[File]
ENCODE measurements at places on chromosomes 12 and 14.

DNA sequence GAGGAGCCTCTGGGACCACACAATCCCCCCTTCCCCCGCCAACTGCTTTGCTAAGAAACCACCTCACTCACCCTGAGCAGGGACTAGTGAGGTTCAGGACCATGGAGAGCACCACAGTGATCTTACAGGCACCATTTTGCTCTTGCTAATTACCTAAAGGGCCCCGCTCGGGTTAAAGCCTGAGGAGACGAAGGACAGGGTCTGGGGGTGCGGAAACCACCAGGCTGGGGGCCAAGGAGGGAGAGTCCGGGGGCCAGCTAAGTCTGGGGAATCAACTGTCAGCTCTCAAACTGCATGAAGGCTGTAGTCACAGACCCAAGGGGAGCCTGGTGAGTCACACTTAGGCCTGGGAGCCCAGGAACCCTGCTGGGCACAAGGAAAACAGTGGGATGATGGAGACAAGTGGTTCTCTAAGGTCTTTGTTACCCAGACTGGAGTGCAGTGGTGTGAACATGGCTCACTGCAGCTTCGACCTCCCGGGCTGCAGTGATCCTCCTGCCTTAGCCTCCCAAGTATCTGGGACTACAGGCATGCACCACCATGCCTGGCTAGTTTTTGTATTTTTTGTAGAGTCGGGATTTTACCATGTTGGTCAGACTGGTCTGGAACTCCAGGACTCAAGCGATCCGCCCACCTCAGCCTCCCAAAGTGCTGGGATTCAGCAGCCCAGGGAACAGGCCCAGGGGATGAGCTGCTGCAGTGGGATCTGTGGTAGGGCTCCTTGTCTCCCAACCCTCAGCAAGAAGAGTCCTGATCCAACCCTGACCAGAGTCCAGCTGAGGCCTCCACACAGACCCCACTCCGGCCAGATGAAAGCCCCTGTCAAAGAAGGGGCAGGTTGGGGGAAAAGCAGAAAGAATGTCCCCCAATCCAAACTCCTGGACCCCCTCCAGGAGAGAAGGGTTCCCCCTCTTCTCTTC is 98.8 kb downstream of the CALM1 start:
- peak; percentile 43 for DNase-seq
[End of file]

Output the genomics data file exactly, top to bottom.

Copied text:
ENCODE measurements at places on chromosomes 12 and 14.

DNA sequence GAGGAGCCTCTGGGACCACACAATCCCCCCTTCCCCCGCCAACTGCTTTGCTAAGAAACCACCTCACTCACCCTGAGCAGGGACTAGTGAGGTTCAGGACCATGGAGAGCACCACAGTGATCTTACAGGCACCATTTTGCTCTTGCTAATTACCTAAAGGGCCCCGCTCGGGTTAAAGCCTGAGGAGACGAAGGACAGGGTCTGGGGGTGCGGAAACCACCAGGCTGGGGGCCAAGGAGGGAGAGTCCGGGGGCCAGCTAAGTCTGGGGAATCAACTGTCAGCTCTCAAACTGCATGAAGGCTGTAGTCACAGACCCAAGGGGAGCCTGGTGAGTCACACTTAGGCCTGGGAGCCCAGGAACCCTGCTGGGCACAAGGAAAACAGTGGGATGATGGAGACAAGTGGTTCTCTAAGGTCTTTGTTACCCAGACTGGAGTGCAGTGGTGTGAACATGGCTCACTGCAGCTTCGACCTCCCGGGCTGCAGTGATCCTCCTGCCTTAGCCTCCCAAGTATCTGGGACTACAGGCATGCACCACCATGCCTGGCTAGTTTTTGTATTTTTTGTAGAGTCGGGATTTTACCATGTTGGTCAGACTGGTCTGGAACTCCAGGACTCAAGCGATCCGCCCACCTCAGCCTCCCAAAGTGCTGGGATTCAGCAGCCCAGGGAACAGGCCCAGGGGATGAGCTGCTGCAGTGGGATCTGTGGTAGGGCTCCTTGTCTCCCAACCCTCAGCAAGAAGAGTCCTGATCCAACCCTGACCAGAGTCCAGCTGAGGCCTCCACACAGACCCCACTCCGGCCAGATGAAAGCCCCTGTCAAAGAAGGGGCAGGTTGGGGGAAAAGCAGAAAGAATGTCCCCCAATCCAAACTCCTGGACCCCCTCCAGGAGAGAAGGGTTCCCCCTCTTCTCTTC is 98.8 kb downstream of the CALM1 start:
- peak; percentile 43 for DNase-seq